Kobe Bryant's ego will complicate Laker roster upon arrival

In a recent one-on-one interview with Hall of Fame point guard Gary Payton, Kobe Bryant, who is on the eve of his return from a season-ending Achilles injury, opened up on some topics that have been itching at Laker fans all-season long. From the Lakers-Clippers battle for Los Angeles to his expectations for the Lakers moving forward, the 35-year old Bryant seemed both cool and confident.

He went as far as saying he will finish ahead of Michael Jordan with more than six championships and said he is still the best player in the league. Coming from Bryant, this wasn't surprising.

Building up to what will surely be an intriguing comeback, the aging Bryant has not only hyped his return, but he has also continually entertained the idea that the Lakers will be relevant once he hits the floor. And for the most part, this has been accepted to an extent.

But amid this Hollywood-esque story line has lied the elephant in the room that says otherwise. The one that points to the Lakers tanking worse with Bryant than without him. This is the most likely reality for the Lakers once Bryant returns.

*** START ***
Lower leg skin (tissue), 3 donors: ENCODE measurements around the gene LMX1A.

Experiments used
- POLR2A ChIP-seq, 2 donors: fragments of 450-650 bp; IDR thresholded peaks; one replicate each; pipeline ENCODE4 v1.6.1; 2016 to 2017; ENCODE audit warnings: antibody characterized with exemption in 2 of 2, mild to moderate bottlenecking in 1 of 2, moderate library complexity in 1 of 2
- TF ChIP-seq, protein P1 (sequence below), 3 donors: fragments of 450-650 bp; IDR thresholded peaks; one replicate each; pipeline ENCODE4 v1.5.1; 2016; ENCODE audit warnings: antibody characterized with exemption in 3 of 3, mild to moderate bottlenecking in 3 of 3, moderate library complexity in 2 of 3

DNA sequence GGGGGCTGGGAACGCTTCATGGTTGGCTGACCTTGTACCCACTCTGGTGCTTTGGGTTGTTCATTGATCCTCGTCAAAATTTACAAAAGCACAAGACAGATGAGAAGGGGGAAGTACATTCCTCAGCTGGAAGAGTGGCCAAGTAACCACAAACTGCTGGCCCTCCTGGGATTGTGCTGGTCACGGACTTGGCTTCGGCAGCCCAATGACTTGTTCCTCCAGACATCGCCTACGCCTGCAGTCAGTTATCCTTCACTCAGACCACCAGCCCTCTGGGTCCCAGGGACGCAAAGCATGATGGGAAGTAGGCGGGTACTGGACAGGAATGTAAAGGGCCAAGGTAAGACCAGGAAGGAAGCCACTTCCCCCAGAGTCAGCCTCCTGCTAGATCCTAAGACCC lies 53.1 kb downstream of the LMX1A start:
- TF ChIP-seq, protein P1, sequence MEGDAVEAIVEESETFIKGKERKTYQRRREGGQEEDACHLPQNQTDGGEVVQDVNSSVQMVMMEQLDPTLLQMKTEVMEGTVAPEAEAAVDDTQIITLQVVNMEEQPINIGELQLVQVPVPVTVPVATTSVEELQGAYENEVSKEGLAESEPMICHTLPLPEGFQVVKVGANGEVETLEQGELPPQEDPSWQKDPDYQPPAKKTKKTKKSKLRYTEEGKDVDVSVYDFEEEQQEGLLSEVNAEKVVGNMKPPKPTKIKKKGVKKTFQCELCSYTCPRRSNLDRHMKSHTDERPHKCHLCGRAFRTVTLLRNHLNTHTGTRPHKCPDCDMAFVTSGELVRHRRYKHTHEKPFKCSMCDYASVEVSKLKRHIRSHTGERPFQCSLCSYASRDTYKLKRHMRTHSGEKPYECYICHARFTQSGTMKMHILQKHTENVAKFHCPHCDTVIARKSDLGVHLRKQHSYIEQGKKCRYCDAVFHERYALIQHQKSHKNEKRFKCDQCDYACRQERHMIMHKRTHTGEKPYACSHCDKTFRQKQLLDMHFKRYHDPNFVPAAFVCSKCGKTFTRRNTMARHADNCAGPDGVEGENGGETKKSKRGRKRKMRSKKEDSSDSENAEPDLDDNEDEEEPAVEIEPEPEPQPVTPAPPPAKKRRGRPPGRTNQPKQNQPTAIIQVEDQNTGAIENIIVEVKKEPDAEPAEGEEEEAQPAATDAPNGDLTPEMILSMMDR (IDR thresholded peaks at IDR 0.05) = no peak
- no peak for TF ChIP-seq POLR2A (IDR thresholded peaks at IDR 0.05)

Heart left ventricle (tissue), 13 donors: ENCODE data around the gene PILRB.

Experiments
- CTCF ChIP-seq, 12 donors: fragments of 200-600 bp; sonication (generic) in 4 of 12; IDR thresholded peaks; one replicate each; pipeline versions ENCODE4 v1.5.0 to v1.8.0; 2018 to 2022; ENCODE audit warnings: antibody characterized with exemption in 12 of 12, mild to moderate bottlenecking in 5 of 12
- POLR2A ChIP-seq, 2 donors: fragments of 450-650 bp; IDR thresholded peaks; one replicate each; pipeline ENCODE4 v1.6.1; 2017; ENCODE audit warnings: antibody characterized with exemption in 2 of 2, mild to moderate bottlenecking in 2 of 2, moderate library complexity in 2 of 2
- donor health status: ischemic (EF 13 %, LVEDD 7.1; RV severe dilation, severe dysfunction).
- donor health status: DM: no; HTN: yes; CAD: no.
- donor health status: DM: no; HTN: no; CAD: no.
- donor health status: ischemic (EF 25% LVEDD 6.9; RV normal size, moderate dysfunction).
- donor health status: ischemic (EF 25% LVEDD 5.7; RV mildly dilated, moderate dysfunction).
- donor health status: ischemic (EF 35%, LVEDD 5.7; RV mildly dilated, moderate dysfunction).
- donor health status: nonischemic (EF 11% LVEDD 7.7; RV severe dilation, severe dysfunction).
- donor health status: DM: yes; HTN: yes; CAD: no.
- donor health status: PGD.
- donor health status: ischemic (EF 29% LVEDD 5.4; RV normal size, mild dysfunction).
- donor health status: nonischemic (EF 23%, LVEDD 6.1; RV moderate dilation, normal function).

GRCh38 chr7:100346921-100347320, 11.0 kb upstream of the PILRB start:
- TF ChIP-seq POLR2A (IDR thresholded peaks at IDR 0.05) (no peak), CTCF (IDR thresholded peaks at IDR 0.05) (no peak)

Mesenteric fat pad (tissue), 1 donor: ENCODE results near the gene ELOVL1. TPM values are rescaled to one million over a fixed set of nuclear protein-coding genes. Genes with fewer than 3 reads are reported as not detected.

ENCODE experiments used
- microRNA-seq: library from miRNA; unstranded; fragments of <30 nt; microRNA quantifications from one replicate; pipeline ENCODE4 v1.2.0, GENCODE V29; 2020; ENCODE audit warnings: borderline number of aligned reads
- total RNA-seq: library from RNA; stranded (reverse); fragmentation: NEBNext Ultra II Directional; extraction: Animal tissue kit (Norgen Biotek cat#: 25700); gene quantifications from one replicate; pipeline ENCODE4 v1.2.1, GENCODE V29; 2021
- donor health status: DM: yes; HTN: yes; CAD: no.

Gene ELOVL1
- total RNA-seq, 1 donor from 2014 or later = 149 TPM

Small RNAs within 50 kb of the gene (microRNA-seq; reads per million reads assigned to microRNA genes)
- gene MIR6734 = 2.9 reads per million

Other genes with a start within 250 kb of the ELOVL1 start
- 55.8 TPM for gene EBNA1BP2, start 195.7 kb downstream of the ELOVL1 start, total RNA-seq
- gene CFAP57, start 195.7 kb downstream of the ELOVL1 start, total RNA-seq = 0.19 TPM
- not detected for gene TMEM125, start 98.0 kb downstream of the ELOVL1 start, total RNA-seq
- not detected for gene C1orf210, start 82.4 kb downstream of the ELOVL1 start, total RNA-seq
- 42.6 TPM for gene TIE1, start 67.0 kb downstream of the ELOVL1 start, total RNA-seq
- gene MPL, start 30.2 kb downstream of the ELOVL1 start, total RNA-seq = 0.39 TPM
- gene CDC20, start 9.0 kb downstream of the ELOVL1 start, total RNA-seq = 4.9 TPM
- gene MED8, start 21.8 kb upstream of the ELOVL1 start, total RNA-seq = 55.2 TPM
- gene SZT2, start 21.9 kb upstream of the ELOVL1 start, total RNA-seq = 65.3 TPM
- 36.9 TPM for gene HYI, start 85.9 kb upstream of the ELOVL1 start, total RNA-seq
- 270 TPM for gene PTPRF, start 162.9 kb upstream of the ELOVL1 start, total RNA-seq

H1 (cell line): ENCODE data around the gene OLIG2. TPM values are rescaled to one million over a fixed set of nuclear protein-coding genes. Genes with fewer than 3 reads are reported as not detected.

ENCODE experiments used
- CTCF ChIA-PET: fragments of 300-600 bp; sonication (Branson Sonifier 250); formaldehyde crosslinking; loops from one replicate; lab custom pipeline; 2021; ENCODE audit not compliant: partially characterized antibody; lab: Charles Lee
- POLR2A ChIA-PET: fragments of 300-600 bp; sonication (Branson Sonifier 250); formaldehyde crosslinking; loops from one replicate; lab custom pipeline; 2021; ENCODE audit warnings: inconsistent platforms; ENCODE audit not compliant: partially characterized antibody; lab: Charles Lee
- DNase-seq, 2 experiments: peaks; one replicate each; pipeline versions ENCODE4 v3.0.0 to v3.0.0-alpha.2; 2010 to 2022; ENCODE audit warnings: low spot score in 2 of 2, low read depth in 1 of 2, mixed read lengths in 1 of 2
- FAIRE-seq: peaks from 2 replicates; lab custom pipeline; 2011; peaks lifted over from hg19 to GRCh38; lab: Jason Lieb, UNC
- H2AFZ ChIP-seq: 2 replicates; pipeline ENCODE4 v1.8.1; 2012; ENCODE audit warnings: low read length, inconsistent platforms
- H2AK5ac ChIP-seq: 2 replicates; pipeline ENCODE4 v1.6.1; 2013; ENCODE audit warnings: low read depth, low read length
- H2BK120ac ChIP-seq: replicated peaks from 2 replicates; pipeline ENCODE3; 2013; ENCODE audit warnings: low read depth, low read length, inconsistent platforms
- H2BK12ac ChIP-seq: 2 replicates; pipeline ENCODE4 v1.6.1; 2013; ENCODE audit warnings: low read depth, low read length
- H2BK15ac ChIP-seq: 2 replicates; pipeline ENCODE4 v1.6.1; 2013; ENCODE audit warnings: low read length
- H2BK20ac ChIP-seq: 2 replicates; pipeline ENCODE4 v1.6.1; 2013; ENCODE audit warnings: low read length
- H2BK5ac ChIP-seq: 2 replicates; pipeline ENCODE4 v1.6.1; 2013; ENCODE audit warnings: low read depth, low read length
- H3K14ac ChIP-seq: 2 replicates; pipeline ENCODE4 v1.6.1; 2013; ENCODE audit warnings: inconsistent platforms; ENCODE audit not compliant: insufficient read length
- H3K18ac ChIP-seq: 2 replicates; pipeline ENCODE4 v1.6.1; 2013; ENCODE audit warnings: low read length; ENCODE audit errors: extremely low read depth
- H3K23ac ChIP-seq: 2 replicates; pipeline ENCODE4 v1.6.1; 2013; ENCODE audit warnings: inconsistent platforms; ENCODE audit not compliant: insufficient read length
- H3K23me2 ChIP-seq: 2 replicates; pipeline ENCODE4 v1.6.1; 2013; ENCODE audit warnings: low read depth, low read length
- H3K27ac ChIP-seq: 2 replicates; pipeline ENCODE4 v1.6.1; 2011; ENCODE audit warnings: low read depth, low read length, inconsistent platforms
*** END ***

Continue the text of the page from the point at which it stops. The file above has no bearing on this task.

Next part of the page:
When Bryant is penciled into the line-up for the first time this season (whenever that is), it will be alongside an aging Steve Nash, Pau Gasol, Xavier Henry and Nick Young barring any recent injuries. For the Lakers, this isn't good news.

While players like Henry (9.2 PPG), Young (14.2 PPG) and Farmar (9.2 PPG) have played formidably in the absence of Bryant, there is a strong possibility that the chemistry and flow of the team will be lost upon the arrival of Bryant. For a Laker team that has survived on team hardwork and unselfishness, there is now a sense of uncertainty that could taint the season in a far worse way than what numbers may represent.

For Bryant, this will be an opportunity to set aside his ego and show a level of maturity that will be needed for the Lakers long term. Anyone that is looking at this roster objectively will tell you the playoffs is a stretch and under that context, Bryant has to understand the values of maintaining team chemistry while looking forward to what will be a huge offseason for the Lakers.

Bryant may not be the type that will forgo his killer instinct and that's ok. But that won't excuse the possibility that his return will hurt the Lakers rather than turn their season around. Laker fans may be looking forward to the Black Mamba's return, but it may not be for the right reasons.

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